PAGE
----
NSA Director Adm. Mike Rogers cast a dash of doubt Tuesday on the intelligence community's conclusion that Russia-tied hackers sought to help Donald Trump in the 2016 election, explaining for the first time in public testimony why his agency had only "moderate confidence" in that judgment.
Testifying before a Senate Armed Services Committee hearing, Rogers affirmed he and the NSA were highly confident the Russians sought to hurt Hillary Clinton in the election. But Sen. Tom Cotton, R-Ark., asked Rogers – who also heads U.S. Cyber Command -- why the NSA differed on the related conclusion about Trump in the Jan. 6 intelligence report on alleged Russian interference in the election.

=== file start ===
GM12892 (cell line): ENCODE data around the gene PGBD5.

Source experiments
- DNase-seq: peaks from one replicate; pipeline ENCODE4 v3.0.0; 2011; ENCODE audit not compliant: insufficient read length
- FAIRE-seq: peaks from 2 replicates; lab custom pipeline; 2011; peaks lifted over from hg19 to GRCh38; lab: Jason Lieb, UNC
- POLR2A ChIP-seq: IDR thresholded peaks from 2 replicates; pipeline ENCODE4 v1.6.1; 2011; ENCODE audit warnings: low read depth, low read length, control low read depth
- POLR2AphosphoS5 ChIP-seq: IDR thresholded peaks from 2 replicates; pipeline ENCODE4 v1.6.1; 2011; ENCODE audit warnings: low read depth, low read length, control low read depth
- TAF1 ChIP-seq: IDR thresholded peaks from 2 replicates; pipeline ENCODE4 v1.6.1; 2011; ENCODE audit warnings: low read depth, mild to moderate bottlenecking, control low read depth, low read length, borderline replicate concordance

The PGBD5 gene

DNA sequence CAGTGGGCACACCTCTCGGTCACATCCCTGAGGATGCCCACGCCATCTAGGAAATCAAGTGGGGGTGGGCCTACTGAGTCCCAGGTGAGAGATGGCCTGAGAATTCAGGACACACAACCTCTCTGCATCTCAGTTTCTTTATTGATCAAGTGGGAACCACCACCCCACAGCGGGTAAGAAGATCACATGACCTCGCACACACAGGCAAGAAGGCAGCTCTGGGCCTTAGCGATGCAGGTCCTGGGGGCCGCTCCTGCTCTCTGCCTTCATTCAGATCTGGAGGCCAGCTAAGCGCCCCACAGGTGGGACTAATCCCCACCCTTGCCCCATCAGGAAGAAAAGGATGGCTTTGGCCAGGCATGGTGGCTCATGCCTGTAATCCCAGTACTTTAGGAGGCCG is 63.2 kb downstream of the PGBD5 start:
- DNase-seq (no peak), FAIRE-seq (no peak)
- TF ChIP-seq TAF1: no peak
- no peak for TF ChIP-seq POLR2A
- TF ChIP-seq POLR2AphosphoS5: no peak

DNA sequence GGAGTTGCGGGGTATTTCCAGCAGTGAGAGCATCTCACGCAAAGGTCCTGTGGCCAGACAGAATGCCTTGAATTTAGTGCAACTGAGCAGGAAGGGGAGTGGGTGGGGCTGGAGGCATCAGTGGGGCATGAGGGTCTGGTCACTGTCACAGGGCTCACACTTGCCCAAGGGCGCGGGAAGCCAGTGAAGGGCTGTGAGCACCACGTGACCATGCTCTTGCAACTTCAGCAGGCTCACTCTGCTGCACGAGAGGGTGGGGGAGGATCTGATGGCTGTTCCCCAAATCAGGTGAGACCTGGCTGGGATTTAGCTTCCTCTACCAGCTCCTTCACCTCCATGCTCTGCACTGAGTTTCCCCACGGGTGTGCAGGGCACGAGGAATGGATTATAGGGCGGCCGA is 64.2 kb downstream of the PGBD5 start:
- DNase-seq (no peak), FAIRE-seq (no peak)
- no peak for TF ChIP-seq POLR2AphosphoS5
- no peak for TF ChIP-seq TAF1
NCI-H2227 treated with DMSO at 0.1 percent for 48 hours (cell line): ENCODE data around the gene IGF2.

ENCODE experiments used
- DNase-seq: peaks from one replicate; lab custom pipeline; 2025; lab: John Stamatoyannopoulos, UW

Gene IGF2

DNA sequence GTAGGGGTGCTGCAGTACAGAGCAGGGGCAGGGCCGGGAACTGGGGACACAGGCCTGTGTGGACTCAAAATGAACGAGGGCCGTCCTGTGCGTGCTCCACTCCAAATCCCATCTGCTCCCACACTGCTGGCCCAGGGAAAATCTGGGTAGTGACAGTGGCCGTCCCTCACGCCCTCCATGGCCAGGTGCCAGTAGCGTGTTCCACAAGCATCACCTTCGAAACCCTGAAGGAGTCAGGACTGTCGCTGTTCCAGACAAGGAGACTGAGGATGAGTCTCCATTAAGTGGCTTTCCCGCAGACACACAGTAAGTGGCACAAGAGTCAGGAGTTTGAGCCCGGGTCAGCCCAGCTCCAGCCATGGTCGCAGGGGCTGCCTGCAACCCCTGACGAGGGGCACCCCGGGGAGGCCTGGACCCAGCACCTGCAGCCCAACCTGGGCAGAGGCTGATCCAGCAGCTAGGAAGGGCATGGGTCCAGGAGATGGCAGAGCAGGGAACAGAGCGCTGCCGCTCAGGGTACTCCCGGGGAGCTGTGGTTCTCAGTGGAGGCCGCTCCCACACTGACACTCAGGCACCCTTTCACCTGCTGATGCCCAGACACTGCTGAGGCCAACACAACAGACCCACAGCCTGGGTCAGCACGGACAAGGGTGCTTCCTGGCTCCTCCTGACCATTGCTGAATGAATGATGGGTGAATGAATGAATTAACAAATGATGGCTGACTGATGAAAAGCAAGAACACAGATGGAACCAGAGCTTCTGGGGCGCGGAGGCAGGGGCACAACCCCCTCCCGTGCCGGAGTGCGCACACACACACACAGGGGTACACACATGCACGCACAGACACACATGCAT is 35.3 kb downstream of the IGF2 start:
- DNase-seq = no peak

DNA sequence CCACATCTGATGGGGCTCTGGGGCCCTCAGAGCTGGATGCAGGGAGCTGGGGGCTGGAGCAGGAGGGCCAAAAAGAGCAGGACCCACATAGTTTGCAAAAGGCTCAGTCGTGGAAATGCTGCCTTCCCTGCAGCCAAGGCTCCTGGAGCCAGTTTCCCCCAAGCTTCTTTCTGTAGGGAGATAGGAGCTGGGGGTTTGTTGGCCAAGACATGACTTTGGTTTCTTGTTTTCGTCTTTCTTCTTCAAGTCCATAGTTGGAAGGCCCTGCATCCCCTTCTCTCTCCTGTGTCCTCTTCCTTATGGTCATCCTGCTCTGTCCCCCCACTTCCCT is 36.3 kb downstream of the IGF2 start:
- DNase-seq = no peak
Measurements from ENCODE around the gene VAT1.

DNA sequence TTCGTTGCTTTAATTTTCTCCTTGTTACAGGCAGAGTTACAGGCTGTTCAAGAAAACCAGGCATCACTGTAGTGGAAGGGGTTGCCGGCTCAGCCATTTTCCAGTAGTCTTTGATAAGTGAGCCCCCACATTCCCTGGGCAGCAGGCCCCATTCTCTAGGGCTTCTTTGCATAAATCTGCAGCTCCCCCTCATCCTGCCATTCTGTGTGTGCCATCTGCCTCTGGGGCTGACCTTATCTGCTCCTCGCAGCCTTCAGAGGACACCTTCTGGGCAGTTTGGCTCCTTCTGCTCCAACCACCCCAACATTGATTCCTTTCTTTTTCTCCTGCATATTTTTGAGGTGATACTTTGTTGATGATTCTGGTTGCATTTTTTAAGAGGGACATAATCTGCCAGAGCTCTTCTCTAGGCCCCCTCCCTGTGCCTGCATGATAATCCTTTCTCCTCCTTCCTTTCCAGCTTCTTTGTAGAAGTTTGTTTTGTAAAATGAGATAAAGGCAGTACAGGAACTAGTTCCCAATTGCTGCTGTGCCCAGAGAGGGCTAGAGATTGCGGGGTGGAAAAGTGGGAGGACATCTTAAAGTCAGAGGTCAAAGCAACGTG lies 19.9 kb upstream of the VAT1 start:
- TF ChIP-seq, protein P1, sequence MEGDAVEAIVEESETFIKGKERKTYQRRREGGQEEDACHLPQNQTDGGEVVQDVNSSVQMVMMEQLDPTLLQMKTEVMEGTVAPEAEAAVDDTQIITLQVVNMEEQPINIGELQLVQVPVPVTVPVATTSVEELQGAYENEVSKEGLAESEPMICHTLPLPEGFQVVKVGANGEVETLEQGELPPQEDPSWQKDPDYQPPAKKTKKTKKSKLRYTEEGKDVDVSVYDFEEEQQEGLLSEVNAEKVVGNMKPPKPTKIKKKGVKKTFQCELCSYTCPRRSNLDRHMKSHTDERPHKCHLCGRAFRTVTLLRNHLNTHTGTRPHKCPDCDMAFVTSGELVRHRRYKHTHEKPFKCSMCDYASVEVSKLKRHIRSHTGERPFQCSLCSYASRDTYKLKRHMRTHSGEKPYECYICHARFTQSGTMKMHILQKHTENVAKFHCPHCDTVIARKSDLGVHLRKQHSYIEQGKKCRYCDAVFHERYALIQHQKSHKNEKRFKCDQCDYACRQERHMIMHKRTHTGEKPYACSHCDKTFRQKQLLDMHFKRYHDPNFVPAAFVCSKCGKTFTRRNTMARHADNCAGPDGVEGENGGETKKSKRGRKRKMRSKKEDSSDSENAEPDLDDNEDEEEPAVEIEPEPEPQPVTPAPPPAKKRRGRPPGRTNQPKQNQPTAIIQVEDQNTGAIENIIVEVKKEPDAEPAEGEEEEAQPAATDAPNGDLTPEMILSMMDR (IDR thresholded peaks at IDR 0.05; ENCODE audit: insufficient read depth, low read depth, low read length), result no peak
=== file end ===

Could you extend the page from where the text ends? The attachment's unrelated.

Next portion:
That conclusion stated that the Russian government “aspired to help President-elect Trump’s election chances when possible by discrediting Secretary Clinton and publicly contrasting her unfavorably to him.”
The FBI and CIA backed that with high confidence, but the NSA only held that judgment with “moderate confidence.”
Cotton noted that fellow Sen. Elizabeth Warren, D-Mass., during the hearing called Trump “Russia’s preferred candidate” and asked Rogers to “explain the discrepancy.”